Distinguished Lecture Series in Data Science

Afsheen Afshar                                                                     March 7, 2018

Chief AI Officer and Senior Managing Director, Cerberus

Real-world Challenges of using AI in the Enterprise

Recent advances in the field of AI has been exciting, and the resultant hype has been great. However, most enterprises have yet to substantively harness their data to positively affect their bottom lines. In this talk, we discuss some of the underlying technological and cultural reasons as well as approaches for success. From a technological perspective, there is a multitude of legacy systems with different formats and data models that must be merged. We discuss some approaches for managing this landscape using ad-hoc query methods. In addition, while technological and analytical challenges abound, having a high degree of cultural sensitivity, empathy for the end-user, and design-orientation are key to success. We discuss a few high profile examples of technologically advanced AI products that have failed to gain traction.

 

 
Afsheen Afshar received his Ph.D. in Electrical Engineering from Stanford University. He was a Managing Director at Goldman Sachs, the Chief Data Science Officer and Managing Director at J. P. Morgan, Corporate and Investment Bank before becoming the Chief Artificial Intelligence Officer and Senior Managing Director of Cerberus Operations and Advisory Company, LLC. Afsheen Afshar also serves as an advisory board member for M.S. program in computational finance at Carnegie Mellon University.

 

 

Stéphane Mallat                                                               February 9, 2018

Professor, École Normale Supérieure, France

Learning Physics with Deep Neural Networks

Machine learning amounts to find low-dimensional models governing the properties of high dimensional functionals. This could almost be called physics. Algorithms have considerably improved in the last 10 years through the processing of massive amounts of data. In particular, deep neural network have spectacular applications, to image classification, medical, industrial and physical data analysis.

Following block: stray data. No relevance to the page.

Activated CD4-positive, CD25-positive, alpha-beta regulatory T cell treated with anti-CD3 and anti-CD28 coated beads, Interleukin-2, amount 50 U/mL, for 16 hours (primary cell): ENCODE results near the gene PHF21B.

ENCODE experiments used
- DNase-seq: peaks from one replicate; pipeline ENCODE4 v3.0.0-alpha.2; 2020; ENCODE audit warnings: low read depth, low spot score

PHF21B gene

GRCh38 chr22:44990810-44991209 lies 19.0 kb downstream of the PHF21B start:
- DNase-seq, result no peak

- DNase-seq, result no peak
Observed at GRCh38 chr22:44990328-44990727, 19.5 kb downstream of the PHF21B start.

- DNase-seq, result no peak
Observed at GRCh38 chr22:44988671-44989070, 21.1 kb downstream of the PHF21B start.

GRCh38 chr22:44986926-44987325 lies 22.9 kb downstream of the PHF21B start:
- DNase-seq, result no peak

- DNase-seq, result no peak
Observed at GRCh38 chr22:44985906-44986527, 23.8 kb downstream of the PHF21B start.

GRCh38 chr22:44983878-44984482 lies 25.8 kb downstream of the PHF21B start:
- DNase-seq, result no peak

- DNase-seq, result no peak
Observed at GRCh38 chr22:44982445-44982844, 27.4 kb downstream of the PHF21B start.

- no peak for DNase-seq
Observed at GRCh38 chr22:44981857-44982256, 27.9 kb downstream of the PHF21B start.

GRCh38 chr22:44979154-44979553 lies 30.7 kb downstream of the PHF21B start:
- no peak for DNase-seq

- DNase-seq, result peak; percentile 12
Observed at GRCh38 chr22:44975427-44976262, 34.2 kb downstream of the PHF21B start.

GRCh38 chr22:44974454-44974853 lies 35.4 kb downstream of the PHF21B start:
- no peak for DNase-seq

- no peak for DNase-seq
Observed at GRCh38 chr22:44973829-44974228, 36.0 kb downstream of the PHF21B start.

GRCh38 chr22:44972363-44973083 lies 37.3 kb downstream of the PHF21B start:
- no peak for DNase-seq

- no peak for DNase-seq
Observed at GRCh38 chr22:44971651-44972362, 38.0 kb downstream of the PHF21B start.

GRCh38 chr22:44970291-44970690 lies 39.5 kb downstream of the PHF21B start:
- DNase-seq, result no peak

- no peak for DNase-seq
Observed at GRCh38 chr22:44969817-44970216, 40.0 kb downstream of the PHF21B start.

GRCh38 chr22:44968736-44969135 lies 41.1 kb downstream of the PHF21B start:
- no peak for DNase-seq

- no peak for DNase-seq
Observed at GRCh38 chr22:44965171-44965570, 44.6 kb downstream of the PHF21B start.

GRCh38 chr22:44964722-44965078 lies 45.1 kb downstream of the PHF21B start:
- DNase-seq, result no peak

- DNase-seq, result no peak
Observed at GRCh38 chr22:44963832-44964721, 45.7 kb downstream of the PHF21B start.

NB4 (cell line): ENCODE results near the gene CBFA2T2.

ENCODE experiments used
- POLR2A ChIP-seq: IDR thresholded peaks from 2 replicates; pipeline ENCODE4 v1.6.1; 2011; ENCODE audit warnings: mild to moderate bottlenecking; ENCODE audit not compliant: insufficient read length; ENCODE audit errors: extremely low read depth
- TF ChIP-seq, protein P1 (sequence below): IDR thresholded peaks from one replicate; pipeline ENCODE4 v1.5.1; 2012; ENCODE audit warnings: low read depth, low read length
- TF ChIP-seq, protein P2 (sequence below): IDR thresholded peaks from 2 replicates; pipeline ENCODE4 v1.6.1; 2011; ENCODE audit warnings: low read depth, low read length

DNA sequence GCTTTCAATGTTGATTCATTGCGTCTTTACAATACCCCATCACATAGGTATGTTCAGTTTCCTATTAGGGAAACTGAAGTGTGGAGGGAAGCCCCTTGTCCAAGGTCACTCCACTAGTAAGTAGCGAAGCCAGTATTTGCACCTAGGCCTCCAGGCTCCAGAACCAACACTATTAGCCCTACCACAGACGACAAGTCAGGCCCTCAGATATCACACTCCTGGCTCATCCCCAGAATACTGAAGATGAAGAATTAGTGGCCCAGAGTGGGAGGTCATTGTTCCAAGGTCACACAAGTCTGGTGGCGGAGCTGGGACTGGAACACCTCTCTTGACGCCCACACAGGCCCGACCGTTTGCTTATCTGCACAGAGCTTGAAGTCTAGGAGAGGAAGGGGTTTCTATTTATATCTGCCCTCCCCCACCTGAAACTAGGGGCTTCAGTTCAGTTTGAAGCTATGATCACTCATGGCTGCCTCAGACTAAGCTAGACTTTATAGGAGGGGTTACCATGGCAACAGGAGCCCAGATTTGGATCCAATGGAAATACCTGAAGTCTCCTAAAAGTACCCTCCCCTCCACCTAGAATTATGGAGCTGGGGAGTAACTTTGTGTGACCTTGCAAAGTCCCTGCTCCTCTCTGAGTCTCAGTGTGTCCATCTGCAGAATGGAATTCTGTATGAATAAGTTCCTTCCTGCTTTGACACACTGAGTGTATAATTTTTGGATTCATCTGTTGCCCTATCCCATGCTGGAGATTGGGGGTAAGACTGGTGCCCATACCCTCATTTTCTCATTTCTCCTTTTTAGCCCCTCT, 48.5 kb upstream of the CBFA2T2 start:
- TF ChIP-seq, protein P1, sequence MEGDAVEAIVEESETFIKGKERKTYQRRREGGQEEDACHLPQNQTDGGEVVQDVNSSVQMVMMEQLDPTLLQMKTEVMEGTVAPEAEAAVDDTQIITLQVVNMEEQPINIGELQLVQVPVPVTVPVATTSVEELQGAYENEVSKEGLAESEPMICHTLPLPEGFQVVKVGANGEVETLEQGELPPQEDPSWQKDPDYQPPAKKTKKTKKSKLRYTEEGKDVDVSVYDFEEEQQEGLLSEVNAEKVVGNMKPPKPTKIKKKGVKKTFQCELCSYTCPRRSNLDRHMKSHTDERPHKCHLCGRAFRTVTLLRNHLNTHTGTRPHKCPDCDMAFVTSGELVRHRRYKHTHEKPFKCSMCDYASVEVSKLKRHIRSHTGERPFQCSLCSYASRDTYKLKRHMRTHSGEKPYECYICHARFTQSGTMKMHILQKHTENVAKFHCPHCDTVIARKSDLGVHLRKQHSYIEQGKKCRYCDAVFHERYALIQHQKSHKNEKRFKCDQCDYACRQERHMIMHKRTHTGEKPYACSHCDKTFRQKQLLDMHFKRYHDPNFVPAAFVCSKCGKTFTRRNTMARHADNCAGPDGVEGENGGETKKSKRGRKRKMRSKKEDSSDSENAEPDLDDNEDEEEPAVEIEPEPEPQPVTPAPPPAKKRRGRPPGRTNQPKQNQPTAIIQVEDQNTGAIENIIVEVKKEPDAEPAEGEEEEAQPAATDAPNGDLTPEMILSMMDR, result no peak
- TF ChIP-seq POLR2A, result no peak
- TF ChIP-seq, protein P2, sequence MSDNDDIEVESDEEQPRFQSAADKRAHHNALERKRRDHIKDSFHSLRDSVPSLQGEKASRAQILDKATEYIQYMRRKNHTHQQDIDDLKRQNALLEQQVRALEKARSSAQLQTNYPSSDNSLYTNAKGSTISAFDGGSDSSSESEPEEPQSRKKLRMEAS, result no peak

We show that the approximation capabilities of deep convolution networks come from their ability to compute invariant at different scales over possibly high-dimensional groups including diffeomorphisms. We shall study the mathematical properties of simplified deep convolutional networks computed with wavelet. We give applications to regression of molecular energies in quantum chemistry. We shall also introduce low-dimensional non-Gaussian intermittent models for statistical physics, with applications to Ising and high Reynold turbulences through cosmological data.

 

 
Stéphane Mallat was a Professor at the Courant Institute of Mathematical Sciences, École Polytechnique, Paris before joining the Computer Science department at École Normale Supérieure, in Paris in 2012. He received the Outstanding Achievement Award from the SPIE Society and was a plenary lecturer at the 1998 International Congress of Mathematicians. He also received the 2004 European IST Grand prize, the 2004 INIST-CNRS prize for most cited French researcher in engineering and computer science, the 2007 EADS grand prize of the French Academy of Sciences, the 2013 Innovation medal of the CNRS, and the 2015 IEEE Signal Processing best sustaining paper award.
 
 
  

Peter Norvig                                                                            October 25, 2017

Director​ ​of​ ​Research,​ ​Google​ ​Inc

Creating​ ​Software​ ​with​ ​Machine​ ​Learning: Challenges​ ​and​ ​Promise

Traditionally, software is built by programmers who consider the possible situations and write rules to deal with them. But recently, many applications have been created by machine learning: the programmer is replaced by a trainer, who shows the computer examples until it learns to complete the task. This shift in the way software is built is opening up exciting new possibilities and posing new challenges.

 

 

 
Peter Norvig is a Director of Research at Google; previously he directed Google's core search algorithms group. He is co-author of Artificial Intelligence: A Modern Approach, the leading textbook in the field, and co-teacher of an Artificial Intelligence class that signed up 160,000 students, helping to kick off the current round of massive open online classes. He is a Fellow of AAAI, ACM, the California Academy of Science and the American Academy of Arts & Sciences.